BRENTWOOD, N.Y. — Hours before President Donald Trump was scheduled to speak on Long Island Friday afternoon, protestors were already out in force to greet him.
Trump is set to discuss gang violence, undocumented immigrants and his plans to demand that so-called “sanctuary cities” be denied federal grant money.
Demonstrators, many of whom were holding signs advocating for immigrant rights, chanted “repeal and replace” as they gathered outside of the Suffolk County Community College in Brentwood, New York, on Friday.
For Flor Villanueva, 15, a Brentwood resident, it was important to show up and oppose what she sees as Trump using her community to further an anti-immigrant agenda.
“I’m from the Brentwood community and I’m here to tell Trump that he can’t use what’s going on in this community to help support what he’s doing,” Villanueva told Mic’s Celeste Katz. “Both my parents came from El Salvador and they came here to give me and my brothers and sisters education and a better life.”
As Mic has previously reported, activists who work on gang prevention and intervention have already expressed concern that Trump’s rhetoric only serves to make immigrant youth more vulnerable to gang recruitment by creating an environment of fear and isolation for immigrant communities.
Immigrant rights organization Make the Road New York, which helped to organize Friday’s demonstration, released a statement opposing Trump’s visit to Long Island, saying: “We are saddened and outraged to see President Trump seek to use local tragedies for political gain — and particularly to fuel his hateful, anti-immigrant agenda ... we know that Trump’s divisiveness and xenophobia will not make us safer.”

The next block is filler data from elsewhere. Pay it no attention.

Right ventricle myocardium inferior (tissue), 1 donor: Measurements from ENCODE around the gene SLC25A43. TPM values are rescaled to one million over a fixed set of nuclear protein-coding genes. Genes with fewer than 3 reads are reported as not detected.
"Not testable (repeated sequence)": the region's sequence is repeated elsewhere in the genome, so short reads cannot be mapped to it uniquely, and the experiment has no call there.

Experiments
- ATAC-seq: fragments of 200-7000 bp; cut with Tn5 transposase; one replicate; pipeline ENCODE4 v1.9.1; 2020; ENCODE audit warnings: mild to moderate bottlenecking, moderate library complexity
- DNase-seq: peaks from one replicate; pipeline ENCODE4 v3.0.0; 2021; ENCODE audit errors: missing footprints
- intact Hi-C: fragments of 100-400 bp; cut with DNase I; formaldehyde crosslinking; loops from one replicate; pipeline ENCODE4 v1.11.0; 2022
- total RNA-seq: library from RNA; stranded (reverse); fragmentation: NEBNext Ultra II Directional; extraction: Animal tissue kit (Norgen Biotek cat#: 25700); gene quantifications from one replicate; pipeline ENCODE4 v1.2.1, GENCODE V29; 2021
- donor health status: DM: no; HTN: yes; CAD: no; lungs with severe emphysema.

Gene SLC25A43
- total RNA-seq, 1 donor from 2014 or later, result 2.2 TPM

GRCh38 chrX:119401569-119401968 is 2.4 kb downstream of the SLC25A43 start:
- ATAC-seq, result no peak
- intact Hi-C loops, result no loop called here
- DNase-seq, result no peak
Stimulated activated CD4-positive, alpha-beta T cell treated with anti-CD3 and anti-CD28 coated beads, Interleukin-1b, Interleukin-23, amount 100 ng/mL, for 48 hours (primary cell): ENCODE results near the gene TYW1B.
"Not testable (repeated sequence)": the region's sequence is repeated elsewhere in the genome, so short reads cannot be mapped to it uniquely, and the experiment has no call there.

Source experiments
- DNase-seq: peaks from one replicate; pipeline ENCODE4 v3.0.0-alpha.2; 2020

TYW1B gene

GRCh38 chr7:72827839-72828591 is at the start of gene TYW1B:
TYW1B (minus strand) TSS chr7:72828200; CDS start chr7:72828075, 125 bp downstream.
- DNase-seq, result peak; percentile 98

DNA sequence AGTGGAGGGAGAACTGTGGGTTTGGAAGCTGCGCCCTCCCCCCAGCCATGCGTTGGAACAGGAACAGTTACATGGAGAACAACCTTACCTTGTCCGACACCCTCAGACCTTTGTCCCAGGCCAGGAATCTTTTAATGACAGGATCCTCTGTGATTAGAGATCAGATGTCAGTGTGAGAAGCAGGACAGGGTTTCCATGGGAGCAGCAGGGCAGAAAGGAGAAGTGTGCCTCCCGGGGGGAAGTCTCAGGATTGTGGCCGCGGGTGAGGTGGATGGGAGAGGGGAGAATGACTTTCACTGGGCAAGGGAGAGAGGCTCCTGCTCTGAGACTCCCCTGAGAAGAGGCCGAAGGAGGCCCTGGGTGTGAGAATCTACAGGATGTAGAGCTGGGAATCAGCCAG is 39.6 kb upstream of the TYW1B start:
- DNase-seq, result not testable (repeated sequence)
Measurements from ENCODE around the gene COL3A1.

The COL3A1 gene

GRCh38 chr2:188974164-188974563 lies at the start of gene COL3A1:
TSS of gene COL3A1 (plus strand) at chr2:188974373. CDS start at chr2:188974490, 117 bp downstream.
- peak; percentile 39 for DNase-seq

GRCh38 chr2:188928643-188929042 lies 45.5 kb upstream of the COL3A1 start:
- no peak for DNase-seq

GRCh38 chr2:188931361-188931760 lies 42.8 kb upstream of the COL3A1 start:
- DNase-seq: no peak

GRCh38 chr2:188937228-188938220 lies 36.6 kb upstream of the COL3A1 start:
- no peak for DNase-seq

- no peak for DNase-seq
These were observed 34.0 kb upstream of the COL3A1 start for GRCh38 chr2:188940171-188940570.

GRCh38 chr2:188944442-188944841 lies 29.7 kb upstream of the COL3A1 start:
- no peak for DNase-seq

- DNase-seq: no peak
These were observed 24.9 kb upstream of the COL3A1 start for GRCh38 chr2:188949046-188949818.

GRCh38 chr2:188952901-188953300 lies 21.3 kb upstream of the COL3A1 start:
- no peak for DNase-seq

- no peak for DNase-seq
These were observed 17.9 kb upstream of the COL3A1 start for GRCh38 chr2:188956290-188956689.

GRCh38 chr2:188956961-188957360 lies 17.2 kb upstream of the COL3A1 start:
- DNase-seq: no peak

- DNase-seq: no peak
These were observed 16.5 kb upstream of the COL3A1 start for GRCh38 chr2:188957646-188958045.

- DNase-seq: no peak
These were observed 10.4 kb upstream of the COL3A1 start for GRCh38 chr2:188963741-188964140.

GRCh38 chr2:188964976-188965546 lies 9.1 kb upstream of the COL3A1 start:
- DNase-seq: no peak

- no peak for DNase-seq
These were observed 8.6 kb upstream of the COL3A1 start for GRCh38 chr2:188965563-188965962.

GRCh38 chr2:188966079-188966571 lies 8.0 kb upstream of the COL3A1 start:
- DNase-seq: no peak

In past speeches, Trump has seemed to conflate undocumented immigrants and gang violence. Speaking at a rally on Tuesday in Youngstown, Ohio, Trump referred to “predators and criminal aliens” who “take a young, beautiful girl, 16, 15, and others and they slice them and dice them with a knife, because they want them to go through excruciating pain before they die.”
“These are the animals that we’ve been protecting for so long,” Trump told the crowd. “Well, they’re not being protected any longer, folks.”
Villanueva asserted that the Salvadoran immigrant community and the MS-13 gang, which has made headlines for violence in Long Island’s Suffolk County, are not one and the same.
“MS-13 is only a small part of the Salvadoran community; it does not define who we are as a group,” Villanueva said. “He can’t really say that all Salvadorans, all Hispanics, are from MS-13, cause we’re not.”
Connor Lennon, a 17-year-old transgender boy from East Islip, Long Island, who was also at the demonstration outside of Suffolk County Community College on Friday, said that he had shown up “to protest hate.”
“I’m transgender, so I guess a lot of what’s happening right now is hitting very close to home,” Lennon said. “It’s a personal attack on who I am, and who many people are.”
“It’s pretty freaking awesome,” Lennon said of the crowd that had shown up to protest on Friday. Asked whether he thought it would send Trump a message to see the demonstration, Lennon said, “He doesn’t really seem to hear anything, but we can hope. We can hope.”
Mic’s Celeste Katz contributed to this report.